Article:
1826 Tennessee Hunting Horn
It has come down in my family and I know that it actually came into our home when I was about nine years old at the death of my grandmother. And so I'm sure it was part of her estate. And I was told not to play with it, which meant I went and played with it whenever I could and became fascinated by all of the carvings that are on it. And I know they're Masonic emblems on there; there's a name and a date carved on there.
There are delightful pictures that are meant to, apparently, mimic Noah's Ark. And so I'm fascinated because this looks like a man's life.
We know who made it because he says so. Very clearly here it says "R.H. Hurst's horn, cemented with love." Then it says 1826 here. That's very early as decorative arts in the state go. Now, if I turn it up here so that we can look under here, we're just filled with Masonic symbols. The arch, Hiram-- an important figure in Masonry-- the arch again in there. And on another side, even farther around, even more Masonic symbols. So he was clearly a Mason, probably a member of an early lodge. We have Biblical symbols in Noah's Ark. We rotate it round a little more, a ship, animals. And then what I really love, when we get round to this side, is we have a verse. And I think you can tell me a little about the verse.
And I know that that is from a verse in the Bible. It says, "And the darkness comprehended it not."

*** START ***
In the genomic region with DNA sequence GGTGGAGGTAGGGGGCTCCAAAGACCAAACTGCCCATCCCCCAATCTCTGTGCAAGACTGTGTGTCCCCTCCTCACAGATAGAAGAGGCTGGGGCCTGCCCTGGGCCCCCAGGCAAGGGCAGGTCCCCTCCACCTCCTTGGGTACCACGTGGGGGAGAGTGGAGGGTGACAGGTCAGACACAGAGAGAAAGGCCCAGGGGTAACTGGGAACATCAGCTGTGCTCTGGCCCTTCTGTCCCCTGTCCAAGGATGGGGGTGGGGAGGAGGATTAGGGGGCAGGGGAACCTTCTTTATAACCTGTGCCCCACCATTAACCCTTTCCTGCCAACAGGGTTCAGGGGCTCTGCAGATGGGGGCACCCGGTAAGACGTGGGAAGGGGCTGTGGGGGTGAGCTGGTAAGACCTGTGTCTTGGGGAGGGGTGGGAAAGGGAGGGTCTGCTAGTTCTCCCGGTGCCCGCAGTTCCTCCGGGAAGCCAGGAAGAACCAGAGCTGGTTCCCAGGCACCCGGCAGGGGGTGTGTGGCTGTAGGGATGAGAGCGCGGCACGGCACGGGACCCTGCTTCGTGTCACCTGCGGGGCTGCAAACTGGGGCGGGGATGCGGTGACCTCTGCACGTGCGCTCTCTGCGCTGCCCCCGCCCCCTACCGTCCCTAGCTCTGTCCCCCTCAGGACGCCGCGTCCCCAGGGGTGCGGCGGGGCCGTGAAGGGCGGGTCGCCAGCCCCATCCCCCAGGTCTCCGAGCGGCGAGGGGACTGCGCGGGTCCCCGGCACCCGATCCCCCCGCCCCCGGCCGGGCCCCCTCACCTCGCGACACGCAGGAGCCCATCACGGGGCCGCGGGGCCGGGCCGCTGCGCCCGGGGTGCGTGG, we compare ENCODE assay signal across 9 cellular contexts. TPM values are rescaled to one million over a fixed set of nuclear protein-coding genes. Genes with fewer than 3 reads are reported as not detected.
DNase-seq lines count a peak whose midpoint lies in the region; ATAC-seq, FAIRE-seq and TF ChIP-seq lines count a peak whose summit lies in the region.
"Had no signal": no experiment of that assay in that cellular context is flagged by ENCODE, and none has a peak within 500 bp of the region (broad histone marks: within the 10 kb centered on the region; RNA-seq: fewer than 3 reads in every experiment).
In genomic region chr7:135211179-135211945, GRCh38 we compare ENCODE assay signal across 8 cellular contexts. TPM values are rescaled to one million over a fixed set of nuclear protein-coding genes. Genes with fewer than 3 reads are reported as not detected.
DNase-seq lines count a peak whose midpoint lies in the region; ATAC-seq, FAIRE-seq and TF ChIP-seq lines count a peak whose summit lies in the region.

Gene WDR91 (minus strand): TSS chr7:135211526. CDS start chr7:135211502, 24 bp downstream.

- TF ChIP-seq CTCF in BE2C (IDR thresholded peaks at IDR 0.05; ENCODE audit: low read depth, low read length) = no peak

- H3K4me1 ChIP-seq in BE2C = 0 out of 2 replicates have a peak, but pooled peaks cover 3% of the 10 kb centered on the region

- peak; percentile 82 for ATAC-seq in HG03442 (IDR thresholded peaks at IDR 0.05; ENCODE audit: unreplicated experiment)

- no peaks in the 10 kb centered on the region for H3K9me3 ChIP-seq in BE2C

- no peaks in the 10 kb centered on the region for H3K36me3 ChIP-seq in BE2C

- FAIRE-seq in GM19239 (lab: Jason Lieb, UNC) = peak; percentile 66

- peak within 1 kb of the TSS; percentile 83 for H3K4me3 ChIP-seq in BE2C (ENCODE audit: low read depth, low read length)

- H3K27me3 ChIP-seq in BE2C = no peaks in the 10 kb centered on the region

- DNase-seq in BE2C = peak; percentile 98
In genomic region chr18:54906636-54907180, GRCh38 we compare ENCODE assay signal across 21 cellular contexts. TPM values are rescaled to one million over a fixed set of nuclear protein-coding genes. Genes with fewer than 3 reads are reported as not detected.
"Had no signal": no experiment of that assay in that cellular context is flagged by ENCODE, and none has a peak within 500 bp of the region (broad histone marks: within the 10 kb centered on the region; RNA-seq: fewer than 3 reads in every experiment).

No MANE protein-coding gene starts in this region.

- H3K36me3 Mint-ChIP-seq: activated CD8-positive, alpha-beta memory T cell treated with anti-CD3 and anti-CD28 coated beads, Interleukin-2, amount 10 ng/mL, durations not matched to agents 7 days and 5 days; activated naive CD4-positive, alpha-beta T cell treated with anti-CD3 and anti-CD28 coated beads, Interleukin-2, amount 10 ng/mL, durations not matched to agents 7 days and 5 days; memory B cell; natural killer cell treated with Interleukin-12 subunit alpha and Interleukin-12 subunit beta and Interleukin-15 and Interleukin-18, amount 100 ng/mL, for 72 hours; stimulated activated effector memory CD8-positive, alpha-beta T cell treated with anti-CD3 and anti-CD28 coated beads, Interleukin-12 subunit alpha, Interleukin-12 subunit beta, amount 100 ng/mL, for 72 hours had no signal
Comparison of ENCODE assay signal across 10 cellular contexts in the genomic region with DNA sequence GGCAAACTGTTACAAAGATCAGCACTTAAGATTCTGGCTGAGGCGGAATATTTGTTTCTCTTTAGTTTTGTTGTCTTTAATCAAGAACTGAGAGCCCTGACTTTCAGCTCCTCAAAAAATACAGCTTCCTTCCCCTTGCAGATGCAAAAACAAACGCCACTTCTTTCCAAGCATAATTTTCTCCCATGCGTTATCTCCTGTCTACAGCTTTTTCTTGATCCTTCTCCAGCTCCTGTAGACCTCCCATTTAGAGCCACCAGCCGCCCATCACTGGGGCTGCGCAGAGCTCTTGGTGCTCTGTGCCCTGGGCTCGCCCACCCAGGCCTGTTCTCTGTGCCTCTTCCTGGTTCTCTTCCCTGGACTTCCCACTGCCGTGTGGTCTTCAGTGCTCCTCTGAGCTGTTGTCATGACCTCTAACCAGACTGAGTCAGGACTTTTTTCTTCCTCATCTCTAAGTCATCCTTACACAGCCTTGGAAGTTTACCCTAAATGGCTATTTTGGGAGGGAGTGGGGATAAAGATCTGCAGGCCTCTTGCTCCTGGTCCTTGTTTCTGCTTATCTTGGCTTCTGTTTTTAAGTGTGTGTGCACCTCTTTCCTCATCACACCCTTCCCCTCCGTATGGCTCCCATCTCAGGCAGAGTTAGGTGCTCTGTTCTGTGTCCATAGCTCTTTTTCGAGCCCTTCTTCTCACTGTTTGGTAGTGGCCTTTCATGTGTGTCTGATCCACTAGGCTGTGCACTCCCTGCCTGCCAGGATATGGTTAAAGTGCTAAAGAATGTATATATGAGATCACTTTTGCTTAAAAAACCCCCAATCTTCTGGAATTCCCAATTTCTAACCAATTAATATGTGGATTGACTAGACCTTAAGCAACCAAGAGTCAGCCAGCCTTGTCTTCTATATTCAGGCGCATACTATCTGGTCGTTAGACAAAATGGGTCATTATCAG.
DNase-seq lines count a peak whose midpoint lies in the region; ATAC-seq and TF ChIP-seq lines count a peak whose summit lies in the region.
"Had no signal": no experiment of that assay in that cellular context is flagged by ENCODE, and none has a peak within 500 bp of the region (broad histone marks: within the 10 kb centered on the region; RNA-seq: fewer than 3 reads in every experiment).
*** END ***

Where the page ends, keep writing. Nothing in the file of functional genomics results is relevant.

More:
And it says, of course, also, "Victory and freedom." Tennessee was literally frontier territory, and they were not just worried about fighting Indians at that time; there was always a threat the British were going to come back, and certainly Tennessee, with their experience in the War of 1812, victory and freedom has real meaning in that context. But what's fascinating to me, and what's really important as an object, is we have this date, we have all this family history that ties it to Tennessee. If it were a powder horn, this would be capped and this would have a plug space. And it would have some sort of tie so that you could plug it off. Otherwise, obviously, the powder would pour out. So if it wasn't a powder horn, what was it? Well, I think it was a hunting horn. But what I find just amazing is that we have an enormous amount of high-quality decoration and engraving. All this is carved in here, too. We have the pewter mount. I've consulted with a number of colleagues; no one has seen one this elaborate with the mounting. Now, I know you really want to keep this in the family. It's been in the family as long as you know. So, for insurance purposes, I would insure this, without hesitation, for $10,000, $11,000.
Oh, dear. Back in the lock box. (laughs) Thank you very much.
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